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February 10, 2007

Doughnuts and God

Springfield Journal Register (IL):

A cappella group Chapter 6 takes its name - and mission - from a Bible passage. That hasn’t stopped it from paying tribute to the overwhelmingly joyful sensation of everyone’s first time. Eating a Krispy Kreme doughnut, that is. “It’s basically a love song to the doughnut,” says Chuck Bosworth of Chapter 6’s slow jam, “Ode to Krispy Kreme.” “We knew a couple of guys who hadn’t had an original glazed, and they loved them so much that we decided to write a song about it.”

Shared music, faith and humor has guided Chapter 6 from origins as a Millikin University pop choir to a touring group that’s performed around the nation and sold more than 30,000 albums. Its music blends several sacred selections with mostly secular cover songs and a handful of original material. “I guess I’d say that I attribute most of our success, honestly, to our faith,” says Bosworth, who has lived in Springfield with his wife for about three years. “We are seven Christian brothers who all love music, but we also figured out that we love Jesus.”

Their bond’s strongest test came as most of them prepared to graduate in 2001 from Millikin, where they’d pressed on with a defunct college-credit ensemble, Out Front, for their own performance purposes in and around Decatur. As a “half-joke,” the suggestion arose that they could make music professionally. Winning the Chicago Regional Harmony Sweepstakes’ Grand Champion honors in 2001 qualified the group to compete nationally in San Francisco. There, they didn’t even come in third. Returning from that performance, the group decided to meet in the summer to determine the group’s future.

“We were reading in Acts where it says to give the money you have to people who are in need,” Bosworth says of the meeting. “We actually took our name from verses 3 and 4 of Chapter 6 of Acts, which talk about seven men full of the spirit going out to help distribute food. Music’s our food, six of us perform onstage and one does arrangements.” As Chapter 6, the group sought help from Millikin to send out mailers; two gigs were booked from that promotion. More bookings came as word spread, until a producer with the Indianapolis Symphony Orchestra happened to hear one of the group’s CDs. “They thought it was great and said, ‘We have to get in contact with these guys,’ ” Bosworth says.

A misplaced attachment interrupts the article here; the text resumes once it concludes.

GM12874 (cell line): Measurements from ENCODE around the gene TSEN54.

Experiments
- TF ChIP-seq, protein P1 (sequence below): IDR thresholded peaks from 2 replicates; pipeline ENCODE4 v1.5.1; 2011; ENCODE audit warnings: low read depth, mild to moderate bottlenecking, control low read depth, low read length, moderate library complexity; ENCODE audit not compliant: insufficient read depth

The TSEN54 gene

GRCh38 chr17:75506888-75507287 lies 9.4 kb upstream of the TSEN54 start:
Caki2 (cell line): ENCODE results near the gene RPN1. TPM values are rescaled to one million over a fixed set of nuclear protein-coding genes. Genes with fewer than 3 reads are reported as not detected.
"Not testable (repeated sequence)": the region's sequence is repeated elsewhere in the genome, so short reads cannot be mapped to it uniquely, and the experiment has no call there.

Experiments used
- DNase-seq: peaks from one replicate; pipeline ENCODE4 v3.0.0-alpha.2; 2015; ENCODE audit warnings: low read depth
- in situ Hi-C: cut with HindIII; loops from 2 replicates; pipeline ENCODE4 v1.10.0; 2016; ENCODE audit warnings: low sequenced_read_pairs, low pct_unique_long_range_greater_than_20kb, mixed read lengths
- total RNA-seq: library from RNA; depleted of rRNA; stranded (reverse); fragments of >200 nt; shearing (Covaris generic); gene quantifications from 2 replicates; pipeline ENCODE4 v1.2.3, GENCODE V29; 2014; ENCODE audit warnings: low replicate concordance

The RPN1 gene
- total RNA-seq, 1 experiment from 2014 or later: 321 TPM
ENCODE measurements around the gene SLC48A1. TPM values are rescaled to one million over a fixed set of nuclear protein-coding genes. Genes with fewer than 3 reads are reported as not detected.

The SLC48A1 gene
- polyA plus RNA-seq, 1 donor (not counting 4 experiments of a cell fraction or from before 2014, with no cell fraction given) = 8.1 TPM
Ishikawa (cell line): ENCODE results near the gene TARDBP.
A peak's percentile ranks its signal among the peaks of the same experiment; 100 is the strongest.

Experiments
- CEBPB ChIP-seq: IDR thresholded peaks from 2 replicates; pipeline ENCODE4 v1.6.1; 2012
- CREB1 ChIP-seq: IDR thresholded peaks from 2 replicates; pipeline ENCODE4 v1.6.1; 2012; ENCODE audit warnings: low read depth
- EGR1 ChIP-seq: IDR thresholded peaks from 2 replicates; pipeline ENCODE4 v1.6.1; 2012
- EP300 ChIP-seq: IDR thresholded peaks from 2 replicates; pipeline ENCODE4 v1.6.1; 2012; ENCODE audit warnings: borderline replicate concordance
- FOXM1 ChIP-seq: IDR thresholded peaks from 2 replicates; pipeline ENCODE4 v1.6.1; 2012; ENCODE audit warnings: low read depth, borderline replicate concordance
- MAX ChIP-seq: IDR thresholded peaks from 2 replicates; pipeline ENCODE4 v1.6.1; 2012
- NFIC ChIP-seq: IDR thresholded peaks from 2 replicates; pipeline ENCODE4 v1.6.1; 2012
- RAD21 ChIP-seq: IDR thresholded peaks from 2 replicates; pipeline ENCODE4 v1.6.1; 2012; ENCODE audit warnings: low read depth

Chapter 6 went on to perform “The 1950s: The Golden Age of Black & White” - an orchestra-backed pops throwback to ’50s music, originally produced in Indianapolis - at major venues across the nation, including the Kennedy Center. But it’s a break from the group’s normal, unaccompanied music - a 70-song repertoire that includes everything from “Bohemian Rhapsody” to “God’s Love.”

Chapter 6 condenses the story of “The Wizard of Oz” into a five-minute medley, complete with a barking Toto. “It Don’t Mean A Thing” squeezes the swing standard through several styles such as folk, salsa, classical fugue, R&B and jazz. “Lost in Canada” gently satirizes our neighbor to the north. All of these songs appeared on “Swing Shift,” Chapter 6’s most recent CD. (The group has released three other CDs and a live DVD.)

“We spend most of our time on the road laughing in a van, and anything that makes us laugh, we turn into songs or moments in our show,” Bosworth says. Along with concerts, Chapter 6 frequently holds workshops with high-school choirs, tackling everything from microphone technique to the ins and outs of pursuing music in college. “It’s always a real treat for us to work with youth,” Bosworth says.

With so much going on, Chapter 6 has learned to not commit to a timetable unless the group can meet it. But two new albums are coming soon - one a pop-funk album and another along more traditional lines. “We have a version of (Gnarls Barkley’s) ‘Crazy’ crossed with Franz Ferdinand’s ‘Take Me Out’ for the first album,” Bosworth says. “And Mark’s doing an arrangement of ‘Rhapsody in Blue’ that sort of breaks the rules of a cappella, but allows him to play on piano with us, for the second album. Also for that one, we’ve got a song called ‘Reverb’ that’s a takeoff of ‘Fever.’

“A cappella music is just unique because it’s a real niche market, and there’s not much of it going on. Onstage, we’re six guys, tight chords, comedy and stage patter. It’s not just about the songs. It’s about telling stories through songs. It’s more of an intimate art form because we perform in smaller venues, and it’s a chance to create some great harmony."

Posted by acapnews at February 10, 2007 12:02 AM